Australian economy “going into a hole”

By Nick Beams
7 October 2017

Concerns are mounting that the Australian economy is about to end its record-breaking run of 26 years without a recession and that such an occurrence could trigger financial turbulence because of the rise of debt.

On Thursday, Australian Bureau of Statistics (ABS) retail sales data recorded their largest two-month decline for seven years, in a sign families are cutting back spending in conditions of stagnant or falling real wages.

Sales fell by 0.6 percent in August, following a 0.2 percent decline in July, after predictions they would show a 0.3 gain. The August fall was the largest since March 2013. The two-month decline was the most severe since late 2010 and the first two-month back-to-back fall in almost five years.

With consumer spending accounting for around 60 percent of Australian gross domestic product (GDP), there are fears over what the fall signifies for the broader economy. Since the end of the mining boom, growth has been sustained to a considerable extent by the inflation of house prices.

Commenting on the sales data, former chief economist at the ANZ bank Warren Hogan said: “We’ve got this declining trend accelerating. If this is not ‘statistical,’ if this is not a sampling error, then this is the sort of dynamic you’d see in an economy that is going into a hole.”

Reporting on the latest Morgan Stanley AlphaWise survey findings, Business Insider Australia noted: “Australian households are in a vulnerable financial position, especially those who have taken out a mortgage. And in an era of weak incomes growth, soaring energy prices and high levels of indebtedness, with the prospect of higher interest rates on the way, many intend to cut discretionary spending in anticipation of even tighter household budgets.”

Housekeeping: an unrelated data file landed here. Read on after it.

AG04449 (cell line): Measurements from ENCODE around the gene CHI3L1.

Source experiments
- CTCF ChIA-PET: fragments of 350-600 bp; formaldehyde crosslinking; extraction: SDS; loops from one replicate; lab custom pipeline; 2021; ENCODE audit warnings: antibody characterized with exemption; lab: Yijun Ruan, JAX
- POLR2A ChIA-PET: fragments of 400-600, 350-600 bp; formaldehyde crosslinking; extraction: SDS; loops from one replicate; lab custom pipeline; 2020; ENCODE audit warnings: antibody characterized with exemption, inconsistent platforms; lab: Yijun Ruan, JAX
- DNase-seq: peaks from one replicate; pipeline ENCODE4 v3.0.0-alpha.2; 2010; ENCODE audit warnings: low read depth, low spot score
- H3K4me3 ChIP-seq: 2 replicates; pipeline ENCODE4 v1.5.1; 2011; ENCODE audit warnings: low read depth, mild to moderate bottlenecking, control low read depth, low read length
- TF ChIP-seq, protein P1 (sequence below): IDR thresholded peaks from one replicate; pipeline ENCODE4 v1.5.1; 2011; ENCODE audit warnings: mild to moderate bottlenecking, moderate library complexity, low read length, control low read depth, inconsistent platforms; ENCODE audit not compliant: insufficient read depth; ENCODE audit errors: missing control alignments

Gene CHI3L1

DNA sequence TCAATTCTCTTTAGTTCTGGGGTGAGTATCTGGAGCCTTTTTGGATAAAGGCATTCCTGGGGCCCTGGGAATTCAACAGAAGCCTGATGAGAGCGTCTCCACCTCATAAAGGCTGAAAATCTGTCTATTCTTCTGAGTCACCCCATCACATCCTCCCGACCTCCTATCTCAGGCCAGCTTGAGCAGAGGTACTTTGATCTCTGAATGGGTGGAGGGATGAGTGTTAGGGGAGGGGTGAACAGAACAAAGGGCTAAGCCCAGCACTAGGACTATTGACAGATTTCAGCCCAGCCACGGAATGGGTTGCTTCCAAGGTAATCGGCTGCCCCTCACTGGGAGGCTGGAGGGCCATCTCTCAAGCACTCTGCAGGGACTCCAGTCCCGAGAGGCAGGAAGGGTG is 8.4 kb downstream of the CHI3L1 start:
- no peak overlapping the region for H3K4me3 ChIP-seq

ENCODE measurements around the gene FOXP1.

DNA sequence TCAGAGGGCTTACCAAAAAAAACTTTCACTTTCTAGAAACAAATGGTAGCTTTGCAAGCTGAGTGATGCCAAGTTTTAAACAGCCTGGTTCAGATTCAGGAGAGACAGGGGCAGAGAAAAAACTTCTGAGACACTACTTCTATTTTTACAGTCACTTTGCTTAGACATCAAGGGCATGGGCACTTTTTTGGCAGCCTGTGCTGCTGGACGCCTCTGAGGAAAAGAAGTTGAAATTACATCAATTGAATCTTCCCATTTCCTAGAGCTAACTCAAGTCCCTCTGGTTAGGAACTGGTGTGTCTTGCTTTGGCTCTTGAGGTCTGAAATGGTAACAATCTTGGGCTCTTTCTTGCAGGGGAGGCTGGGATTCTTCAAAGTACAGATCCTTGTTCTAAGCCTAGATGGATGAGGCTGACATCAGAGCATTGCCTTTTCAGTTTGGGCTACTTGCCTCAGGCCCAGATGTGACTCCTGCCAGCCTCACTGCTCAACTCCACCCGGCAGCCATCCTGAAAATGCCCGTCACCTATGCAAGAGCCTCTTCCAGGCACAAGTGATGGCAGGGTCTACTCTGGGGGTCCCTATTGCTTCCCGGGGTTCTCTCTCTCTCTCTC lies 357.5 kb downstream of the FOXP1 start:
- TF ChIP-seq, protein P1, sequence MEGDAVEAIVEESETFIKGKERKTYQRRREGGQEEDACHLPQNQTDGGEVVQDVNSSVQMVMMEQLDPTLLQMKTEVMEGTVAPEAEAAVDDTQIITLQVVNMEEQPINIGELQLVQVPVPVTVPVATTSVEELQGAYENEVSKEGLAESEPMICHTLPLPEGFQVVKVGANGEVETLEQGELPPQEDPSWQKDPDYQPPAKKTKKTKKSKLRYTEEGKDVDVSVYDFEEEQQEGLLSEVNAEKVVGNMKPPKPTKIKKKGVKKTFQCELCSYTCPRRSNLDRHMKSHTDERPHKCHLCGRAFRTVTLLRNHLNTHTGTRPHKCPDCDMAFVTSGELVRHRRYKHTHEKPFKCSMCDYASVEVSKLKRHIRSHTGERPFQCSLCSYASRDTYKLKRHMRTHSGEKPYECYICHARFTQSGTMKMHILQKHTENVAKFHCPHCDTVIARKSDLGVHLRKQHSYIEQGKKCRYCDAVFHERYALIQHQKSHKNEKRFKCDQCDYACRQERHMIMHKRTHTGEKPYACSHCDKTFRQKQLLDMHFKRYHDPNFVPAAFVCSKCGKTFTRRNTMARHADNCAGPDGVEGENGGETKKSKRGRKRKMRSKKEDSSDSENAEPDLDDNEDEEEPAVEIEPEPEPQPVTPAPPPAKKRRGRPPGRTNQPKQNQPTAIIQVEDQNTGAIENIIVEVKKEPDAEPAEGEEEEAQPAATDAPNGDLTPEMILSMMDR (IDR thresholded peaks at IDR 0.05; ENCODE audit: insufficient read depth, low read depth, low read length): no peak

In a note released this week, Morgan Stanley wrote: “In early June, we expressed the view that the Australian consumer faces a domestic cash flow and credit crunch.”

Income growth, the note commented, has not recovered, cost of living inflation was accelerating and the tightening by the banks on loans for mortgage borrowings was extending into consumer finance.

Morgan Stanley’s warnings are based on a survey it conducted in late July and early August to try to identify the financial position of households.

“Most households have minimal buffers against a shock to their income, and expect to respond to higher debt servicing costs by drawing down on savings and cutting back on expenditure,” it said.

Morgan Stanley noted that while other sectors of the economy may be able to offset some of the weakness in the economy, “the concentrated exposure of the household sector and economy to an extended housing market is posing an increasingly important structural and cyclical risk to consumer spending.”

The worsening position of the Australian economy has caught the attention of the international financial press. Two major articles published by the news service Bloomberg this week both pointed to the risks posed by extraordinarily high debt levels.

An article by Michael Heath observed that while mining profits fuelled riches for the stakeholders, they did little for the vast majority living in the cities. Wages were barely growing, households carry some of the world’s biggest debt loads and productivity gains in the economy had petered out.

Jeremy Lawson, chief economist at Aberdeen Standard Investments in Edinburgh, and a former Reserve Bank economist, commented: “Now that we don’t have the benefit of the mining boom, there’s nothing really that replaces it in terms of driving economic activity.”